Laboratory Quality Management System (Lab QMS) in Microbiology has evolved through several phases in western countries in the past 40 years and has been comprehensively assessed previously  but this aspect has not received its full credit in India, till now. On inserting "quality control in microbiology" as keywords, internet search displays only three articles of Indian origin. ,, This in itself shows the existing need to excite an interest and invite a debate on this vital topic. Among the existing work, review by Arora  on quality assurance (QA) and Basu et al  on quality control (QC) of culture media are very informative but undoubtedly the most exhilarating piece in terms of what exactly was required to bring in the concept of quality was written way back in 1992 by Rao. 
Information about accreditation process is available through NABL documents, which are extremely well written, but these documents make a dry reading and are theoretical. Hence, the current endeavour is to explain the whole process in an easy to follow practical way.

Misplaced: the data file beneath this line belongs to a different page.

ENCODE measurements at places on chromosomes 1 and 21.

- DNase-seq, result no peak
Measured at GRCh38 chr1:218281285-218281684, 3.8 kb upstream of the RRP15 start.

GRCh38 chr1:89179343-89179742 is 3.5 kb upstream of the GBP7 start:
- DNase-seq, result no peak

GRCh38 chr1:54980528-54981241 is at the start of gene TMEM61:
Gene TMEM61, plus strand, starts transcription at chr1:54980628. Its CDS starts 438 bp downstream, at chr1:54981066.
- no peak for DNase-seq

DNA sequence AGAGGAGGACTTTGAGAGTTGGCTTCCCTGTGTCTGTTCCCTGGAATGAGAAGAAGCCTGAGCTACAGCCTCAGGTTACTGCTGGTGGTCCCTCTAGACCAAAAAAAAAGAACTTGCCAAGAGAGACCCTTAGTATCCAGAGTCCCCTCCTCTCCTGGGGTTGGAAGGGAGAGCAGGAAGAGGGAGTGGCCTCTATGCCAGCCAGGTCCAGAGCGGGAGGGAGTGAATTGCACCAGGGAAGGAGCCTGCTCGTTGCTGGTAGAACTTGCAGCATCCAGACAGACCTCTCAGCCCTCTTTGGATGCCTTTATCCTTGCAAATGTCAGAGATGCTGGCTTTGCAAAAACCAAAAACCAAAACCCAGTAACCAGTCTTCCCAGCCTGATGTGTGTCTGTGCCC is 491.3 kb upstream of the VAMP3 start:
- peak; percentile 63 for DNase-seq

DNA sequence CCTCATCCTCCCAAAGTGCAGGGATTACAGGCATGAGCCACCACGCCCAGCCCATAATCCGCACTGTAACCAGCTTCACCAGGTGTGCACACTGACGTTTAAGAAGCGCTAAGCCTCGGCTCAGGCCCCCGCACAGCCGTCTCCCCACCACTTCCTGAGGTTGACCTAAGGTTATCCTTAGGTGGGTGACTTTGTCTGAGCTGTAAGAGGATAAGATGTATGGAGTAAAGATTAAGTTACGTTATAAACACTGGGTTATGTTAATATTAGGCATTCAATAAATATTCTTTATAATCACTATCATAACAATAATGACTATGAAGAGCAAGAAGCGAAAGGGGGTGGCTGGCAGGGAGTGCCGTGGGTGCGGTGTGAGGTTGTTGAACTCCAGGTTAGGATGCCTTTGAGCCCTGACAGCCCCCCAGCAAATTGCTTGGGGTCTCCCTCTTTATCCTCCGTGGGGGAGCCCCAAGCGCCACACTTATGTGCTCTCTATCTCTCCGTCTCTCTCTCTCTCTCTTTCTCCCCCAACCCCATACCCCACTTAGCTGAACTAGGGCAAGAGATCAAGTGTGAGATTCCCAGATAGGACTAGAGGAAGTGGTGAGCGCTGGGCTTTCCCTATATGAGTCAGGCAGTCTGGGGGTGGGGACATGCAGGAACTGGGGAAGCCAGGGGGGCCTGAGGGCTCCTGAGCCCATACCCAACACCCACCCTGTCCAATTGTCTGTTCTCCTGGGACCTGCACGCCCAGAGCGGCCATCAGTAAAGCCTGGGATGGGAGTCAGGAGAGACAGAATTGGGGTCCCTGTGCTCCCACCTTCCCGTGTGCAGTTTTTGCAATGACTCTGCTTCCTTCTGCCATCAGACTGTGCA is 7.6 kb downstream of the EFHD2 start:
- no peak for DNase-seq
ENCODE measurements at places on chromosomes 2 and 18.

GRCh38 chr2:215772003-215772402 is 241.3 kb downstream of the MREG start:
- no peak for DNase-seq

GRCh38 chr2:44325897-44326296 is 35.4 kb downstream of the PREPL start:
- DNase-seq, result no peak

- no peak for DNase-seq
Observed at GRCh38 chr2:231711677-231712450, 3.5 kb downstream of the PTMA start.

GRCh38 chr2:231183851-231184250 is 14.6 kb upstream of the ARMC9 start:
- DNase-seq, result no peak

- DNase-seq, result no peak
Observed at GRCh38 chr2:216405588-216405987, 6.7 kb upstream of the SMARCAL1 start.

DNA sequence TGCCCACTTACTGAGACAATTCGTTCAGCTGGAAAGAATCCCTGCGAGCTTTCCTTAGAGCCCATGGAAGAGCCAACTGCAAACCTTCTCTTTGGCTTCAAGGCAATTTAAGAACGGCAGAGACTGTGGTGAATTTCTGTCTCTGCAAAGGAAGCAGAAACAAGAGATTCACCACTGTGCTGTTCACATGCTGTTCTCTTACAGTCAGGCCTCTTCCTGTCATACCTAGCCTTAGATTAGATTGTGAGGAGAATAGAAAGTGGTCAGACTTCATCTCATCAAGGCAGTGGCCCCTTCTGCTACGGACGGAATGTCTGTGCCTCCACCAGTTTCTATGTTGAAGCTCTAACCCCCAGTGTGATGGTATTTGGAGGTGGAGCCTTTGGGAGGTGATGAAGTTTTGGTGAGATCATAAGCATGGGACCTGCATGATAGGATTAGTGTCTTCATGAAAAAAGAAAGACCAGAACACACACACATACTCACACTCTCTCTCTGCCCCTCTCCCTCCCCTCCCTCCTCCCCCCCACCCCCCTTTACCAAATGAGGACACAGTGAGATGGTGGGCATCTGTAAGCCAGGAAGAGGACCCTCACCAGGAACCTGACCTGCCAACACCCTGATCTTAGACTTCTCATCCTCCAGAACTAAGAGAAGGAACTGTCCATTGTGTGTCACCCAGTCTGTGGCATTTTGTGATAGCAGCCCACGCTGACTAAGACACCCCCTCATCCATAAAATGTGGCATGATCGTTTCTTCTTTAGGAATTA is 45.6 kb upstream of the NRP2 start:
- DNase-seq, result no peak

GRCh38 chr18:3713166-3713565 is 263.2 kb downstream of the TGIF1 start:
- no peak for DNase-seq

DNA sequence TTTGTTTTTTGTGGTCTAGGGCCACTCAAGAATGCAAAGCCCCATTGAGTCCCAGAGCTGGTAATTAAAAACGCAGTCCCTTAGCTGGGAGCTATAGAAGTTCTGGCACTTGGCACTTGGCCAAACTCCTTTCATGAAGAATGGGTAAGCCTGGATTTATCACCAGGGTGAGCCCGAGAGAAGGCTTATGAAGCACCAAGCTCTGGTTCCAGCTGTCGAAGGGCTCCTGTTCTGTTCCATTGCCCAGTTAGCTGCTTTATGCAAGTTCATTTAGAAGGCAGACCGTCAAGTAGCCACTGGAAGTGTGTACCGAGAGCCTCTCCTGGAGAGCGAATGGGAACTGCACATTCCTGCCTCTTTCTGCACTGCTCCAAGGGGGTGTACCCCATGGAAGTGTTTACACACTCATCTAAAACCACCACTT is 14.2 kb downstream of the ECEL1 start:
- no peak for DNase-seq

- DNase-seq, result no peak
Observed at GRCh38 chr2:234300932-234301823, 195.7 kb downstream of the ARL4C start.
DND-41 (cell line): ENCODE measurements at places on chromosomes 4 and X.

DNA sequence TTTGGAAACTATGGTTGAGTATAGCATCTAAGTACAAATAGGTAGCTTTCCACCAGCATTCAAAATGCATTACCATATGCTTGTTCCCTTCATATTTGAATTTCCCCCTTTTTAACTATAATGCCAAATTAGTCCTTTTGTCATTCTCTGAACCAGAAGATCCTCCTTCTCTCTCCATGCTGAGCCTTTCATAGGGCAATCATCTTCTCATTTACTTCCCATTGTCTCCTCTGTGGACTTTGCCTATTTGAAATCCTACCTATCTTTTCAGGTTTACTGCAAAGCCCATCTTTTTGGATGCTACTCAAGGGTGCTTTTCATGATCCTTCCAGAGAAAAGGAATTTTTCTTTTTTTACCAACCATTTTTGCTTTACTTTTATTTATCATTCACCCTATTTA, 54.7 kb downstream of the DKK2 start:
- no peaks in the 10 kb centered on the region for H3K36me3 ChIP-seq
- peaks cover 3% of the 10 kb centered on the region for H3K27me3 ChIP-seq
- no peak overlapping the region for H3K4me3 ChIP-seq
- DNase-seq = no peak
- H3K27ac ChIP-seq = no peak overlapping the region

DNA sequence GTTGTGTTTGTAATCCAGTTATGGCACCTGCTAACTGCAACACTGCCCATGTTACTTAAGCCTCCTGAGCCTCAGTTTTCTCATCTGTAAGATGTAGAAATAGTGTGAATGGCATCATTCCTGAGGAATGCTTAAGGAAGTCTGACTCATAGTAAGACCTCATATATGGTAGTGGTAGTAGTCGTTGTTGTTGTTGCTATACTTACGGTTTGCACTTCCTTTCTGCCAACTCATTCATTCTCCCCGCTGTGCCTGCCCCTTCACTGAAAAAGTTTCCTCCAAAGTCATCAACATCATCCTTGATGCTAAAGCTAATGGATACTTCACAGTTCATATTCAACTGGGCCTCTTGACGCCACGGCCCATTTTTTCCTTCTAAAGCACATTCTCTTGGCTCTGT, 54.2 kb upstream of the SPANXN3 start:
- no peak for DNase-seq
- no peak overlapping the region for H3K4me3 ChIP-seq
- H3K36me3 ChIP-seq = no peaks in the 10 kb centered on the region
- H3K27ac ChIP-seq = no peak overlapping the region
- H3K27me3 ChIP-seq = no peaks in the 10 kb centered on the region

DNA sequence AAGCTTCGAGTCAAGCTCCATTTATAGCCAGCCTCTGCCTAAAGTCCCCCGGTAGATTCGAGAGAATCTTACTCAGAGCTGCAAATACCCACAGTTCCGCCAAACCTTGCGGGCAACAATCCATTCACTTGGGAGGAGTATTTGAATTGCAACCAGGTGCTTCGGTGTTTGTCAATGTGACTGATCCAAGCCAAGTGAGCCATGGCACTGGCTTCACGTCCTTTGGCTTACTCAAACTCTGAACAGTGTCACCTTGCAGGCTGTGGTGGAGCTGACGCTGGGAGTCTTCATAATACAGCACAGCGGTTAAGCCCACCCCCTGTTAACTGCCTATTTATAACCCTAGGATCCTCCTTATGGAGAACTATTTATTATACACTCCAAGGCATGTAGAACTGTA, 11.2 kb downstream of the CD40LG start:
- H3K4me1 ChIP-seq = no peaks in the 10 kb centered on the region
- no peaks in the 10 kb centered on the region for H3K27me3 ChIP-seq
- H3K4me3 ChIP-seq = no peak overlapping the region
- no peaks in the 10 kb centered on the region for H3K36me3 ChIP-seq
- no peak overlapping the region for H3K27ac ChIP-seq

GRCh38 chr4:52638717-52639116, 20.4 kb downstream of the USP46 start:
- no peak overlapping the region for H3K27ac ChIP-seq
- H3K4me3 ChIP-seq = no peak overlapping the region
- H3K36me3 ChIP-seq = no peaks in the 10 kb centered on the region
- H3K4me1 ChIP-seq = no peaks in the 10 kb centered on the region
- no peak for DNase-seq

The road map to article is as follows: accreditation bodies, need for accreditation, existing practices in different laboratories, do it yourself or hire consultants?, applying for accreditation, quality plan and preparation of documents, quality system procedures (QSPs), quality manual, internal QC in examination procedures, facing accreditation some practical tips and post-assessment pitfall and conclusions.
An accreditation body is a statutory organization that is usually established by an act of parliament and is internationally recognized through "Mutual Recognition Arrangement" (MRA) [Figure 1]. An accreditation body promotes development and maintenance of good practices in testing and calibration, i.e. technical requirements and competence, establishes and maintains international recognition for its national programs.
|Figure 1: International and Regional Accreditation Bodies and how they are interlinked via MRA MOU. SADCA: South African Development Community Accreditation; IAAC: Inter American Accreditation Cooperation; EA: European Cooperation for Accreditation|